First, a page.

In the past 30 years, Utica has become a major center for refugees. In fact, it has the fourth highest concentration of refugees of all cities in the United States. Many of these immigrants struggle to adjust to American culture and language. Through a Kirkland Summer Associate project, Maggie Haag ’15 is trying new ways to use technology to teach refugees English and help them to understand American culture. Her project, supervised by Professor of Anthropology Bonnie Urciuoli, is titled, “The Road to Literacy: An Exploration of Promoting Literacy in Uniquely Mediated Ways.”
In her research, Haag has learned about ways to teach language that go far beyond the standard workbook. For example, she studied a virtual online game in which students create “language learning avatars” and can chat with other users. She explained, “Students don’t feel like they’re the ones speaking English, so they’re not as worried about making mistakes.” Haag has learned that, particularly with refugee students, helping them to feel comfortable can be a major challenge. They are adjusting to an entire new place and culture, in addition to the language, and Haag believes that technology can be a very useful tool for helping to make those adjustments. She noticed, “If you give them something fun, they’ll forget about how scary it is to be using a new language.”
Haag is testing these ideas by tutoring a woman from Sudan and a group of six teenagers from Thailand. Although a lack of resources limits the amount of technology she can use, Haag has been incorporating technology as a teaching tool when possible. For instance, she includes clips of the TV show Glee in her lessons with the Thai students. She noted that it’s useful because it’s fun and engaging. All six students also have Facebook accounts, which they sometimes use to chat with her in English. Using social media and pop culture is not only entertaining, but helps the students use English in a more natural environment and integrate more into American culture. Haag has appreciated seeing her students benefit from her teaching, remarking, “At first they were very shy. By now they’re trying to ask me questions and talk with me.” She continued, “It’s been cool to see the accomplishments they’ve made so far.”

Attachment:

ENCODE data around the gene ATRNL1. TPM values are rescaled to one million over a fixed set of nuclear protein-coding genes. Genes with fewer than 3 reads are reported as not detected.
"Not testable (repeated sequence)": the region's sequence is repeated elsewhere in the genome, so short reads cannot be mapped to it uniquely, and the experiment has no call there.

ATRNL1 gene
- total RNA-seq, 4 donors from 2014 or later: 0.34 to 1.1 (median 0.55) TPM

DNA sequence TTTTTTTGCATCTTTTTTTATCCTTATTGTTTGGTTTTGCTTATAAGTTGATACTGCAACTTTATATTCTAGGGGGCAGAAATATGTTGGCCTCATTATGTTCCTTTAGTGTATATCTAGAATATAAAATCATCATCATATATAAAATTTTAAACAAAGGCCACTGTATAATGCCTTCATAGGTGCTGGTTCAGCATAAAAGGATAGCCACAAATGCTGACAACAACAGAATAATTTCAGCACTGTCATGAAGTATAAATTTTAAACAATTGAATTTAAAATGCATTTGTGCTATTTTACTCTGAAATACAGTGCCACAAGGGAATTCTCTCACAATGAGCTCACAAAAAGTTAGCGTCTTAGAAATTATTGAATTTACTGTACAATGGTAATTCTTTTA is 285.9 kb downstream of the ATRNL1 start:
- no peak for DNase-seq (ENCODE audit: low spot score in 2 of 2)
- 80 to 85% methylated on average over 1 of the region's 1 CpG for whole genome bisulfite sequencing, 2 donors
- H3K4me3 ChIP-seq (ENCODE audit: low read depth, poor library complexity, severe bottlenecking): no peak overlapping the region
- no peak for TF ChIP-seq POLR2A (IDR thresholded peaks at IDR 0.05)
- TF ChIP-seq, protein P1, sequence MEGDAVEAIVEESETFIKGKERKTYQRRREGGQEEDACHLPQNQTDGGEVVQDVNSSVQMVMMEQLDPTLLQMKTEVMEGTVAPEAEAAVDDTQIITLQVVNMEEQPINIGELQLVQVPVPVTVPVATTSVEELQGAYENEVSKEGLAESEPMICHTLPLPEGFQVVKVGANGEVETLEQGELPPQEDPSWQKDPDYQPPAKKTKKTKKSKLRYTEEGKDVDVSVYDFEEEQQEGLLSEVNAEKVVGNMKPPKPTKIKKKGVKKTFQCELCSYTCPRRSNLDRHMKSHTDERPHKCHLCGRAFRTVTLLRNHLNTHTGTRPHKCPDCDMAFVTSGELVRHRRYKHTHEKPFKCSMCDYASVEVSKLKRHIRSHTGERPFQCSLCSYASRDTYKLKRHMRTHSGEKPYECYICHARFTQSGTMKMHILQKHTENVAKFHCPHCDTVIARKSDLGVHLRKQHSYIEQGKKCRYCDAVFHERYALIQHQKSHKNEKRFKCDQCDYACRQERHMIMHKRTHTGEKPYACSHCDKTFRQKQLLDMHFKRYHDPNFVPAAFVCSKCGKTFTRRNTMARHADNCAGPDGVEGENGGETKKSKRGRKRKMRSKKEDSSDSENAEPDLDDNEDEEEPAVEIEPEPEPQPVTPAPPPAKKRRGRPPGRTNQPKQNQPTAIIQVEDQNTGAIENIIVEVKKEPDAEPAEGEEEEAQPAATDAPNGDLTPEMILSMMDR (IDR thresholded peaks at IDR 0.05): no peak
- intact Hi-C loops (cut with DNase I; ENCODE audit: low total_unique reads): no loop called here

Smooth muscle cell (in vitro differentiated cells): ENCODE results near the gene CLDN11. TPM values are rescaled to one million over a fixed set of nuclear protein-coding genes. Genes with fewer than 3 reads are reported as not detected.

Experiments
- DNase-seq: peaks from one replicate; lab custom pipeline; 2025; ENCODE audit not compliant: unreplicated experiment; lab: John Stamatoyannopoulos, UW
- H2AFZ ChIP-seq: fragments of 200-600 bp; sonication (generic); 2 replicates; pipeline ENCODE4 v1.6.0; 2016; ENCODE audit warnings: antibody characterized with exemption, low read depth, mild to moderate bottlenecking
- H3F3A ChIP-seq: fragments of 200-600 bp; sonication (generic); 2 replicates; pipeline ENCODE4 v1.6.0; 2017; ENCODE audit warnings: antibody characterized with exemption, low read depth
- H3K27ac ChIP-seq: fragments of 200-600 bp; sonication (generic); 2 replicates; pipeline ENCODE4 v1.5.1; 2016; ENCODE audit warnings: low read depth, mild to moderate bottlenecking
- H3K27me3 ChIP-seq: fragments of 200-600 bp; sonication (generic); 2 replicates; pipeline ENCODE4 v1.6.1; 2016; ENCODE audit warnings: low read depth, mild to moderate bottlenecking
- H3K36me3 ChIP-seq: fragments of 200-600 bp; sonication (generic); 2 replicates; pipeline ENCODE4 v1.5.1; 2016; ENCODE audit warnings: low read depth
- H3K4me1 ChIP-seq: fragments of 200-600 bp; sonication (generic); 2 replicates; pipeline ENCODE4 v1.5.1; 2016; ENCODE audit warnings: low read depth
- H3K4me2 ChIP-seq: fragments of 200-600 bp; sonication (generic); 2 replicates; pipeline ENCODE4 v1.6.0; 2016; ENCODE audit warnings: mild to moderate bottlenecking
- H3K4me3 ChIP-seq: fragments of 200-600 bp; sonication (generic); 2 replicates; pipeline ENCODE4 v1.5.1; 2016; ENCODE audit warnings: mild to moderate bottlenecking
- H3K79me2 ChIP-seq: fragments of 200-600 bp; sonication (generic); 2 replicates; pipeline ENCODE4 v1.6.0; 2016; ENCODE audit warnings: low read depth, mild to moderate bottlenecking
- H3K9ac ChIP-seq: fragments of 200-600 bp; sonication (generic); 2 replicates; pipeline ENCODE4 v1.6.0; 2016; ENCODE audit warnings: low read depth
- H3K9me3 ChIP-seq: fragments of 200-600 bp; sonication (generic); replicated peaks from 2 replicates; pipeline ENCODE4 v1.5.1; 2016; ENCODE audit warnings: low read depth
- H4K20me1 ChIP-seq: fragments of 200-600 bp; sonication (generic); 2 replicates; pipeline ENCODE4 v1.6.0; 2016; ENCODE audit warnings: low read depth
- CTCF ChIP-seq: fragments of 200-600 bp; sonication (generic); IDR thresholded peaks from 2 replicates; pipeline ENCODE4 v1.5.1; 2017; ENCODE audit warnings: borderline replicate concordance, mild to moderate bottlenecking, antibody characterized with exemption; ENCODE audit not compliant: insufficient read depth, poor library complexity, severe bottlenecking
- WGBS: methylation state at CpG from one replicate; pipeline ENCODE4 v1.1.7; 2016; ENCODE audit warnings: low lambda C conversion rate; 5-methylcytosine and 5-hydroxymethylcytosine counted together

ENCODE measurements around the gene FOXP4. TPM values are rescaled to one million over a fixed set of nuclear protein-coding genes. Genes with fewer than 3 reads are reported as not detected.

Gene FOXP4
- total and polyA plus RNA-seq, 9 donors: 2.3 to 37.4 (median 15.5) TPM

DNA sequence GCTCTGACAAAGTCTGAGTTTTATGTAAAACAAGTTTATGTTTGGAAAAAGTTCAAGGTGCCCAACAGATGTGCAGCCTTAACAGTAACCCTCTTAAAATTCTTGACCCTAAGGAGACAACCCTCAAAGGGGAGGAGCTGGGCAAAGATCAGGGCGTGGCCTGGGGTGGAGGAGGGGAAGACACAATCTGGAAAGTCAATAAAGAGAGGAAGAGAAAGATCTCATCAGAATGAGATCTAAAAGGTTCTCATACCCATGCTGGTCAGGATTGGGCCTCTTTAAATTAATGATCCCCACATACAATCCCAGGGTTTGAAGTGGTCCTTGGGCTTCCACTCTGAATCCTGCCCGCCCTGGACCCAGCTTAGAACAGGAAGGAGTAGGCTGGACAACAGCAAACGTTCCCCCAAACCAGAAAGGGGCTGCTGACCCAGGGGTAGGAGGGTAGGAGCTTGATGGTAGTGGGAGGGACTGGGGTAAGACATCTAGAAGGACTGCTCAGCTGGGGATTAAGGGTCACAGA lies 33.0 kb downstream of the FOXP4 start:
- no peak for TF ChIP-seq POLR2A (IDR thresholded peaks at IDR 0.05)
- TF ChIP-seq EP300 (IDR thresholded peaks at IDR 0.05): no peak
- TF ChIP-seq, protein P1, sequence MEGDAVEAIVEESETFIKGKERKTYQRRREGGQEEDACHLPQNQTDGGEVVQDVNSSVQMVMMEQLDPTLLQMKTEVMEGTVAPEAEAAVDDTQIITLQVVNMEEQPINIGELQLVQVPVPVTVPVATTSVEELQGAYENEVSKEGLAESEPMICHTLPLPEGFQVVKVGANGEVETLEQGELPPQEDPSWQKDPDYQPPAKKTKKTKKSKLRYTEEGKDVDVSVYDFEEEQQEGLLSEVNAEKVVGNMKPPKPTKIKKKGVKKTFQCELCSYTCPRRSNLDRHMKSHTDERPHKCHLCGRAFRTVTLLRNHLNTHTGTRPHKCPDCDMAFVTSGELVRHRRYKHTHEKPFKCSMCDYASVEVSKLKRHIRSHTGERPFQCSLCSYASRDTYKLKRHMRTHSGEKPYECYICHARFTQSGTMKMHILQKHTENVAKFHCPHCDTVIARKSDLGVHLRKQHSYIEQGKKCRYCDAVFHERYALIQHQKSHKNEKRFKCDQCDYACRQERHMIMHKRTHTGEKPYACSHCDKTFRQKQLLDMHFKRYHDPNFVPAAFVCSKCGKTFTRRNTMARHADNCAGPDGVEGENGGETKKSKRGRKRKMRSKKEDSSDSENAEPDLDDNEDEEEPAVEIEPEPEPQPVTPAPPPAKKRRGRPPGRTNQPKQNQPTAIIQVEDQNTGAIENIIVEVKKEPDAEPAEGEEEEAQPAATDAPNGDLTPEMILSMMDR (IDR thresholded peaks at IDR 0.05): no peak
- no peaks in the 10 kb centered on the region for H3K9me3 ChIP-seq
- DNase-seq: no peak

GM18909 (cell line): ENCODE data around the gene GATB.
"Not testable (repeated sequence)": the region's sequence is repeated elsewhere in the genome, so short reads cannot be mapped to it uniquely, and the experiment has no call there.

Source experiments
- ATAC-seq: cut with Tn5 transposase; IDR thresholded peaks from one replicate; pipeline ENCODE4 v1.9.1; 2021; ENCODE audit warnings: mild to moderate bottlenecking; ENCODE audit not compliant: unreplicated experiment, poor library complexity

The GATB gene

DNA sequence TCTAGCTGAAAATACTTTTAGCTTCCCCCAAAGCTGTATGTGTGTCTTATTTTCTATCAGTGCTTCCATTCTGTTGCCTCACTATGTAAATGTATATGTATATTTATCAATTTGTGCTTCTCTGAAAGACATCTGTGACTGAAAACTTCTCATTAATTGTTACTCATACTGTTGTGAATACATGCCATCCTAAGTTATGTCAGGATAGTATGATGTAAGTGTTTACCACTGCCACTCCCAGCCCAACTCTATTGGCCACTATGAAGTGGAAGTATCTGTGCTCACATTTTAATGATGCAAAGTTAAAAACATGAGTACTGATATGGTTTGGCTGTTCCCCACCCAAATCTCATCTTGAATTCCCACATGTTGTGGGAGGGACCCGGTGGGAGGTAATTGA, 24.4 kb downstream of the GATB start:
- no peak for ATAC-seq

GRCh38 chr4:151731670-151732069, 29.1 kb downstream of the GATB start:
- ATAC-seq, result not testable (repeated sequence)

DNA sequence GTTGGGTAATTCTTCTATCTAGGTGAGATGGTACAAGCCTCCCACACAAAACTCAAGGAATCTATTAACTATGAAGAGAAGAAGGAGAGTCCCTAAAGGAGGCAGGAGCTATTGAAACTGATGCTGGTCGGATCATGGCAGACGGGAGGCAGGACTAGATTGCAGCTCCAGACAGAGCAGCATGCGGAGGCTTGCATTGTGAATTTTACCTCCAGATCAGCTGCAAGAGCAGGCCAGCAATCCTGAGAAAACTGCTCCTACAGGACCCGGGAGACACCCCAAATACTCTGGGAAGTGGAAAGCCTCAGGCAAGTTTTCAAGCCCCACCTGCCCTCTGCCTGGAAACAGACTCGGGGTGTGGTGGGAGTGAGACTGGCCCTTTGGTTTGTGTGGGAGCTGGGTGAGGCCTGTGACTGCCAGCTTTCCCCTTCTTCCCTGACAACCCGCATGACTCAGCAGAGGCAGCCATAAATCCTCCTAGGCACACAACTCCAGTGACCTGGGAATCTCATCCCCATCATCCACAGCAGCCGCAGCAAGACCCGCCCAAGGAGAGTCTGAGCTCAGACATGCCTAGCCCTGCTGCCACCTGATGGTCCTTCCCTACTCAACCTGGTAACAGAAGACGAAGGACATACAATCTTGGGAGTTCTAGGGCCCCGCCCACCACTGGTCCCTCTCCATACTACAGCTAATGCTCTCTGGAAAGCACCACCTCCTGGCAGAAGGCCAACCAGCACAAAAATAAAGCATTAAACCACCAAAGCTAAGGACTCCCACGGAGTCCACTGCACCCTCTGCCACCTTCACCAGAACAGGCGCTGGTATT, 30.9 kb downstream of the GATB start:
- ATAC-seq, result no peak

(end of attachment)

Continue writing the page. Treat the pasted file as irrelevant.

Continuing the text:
Next year Haag plans to continue working with all the people she is tutoring. She hopes that she will be able to bring them to Hamilton, where they can take advantage of the campus’s computers and other resources. As she incorporates more technology, she can assess how beneficial it really is. “In the very least,” she commented, “It makes them a lot more interested than going through a workbook.”
Haag is a graduate of Clinton High School.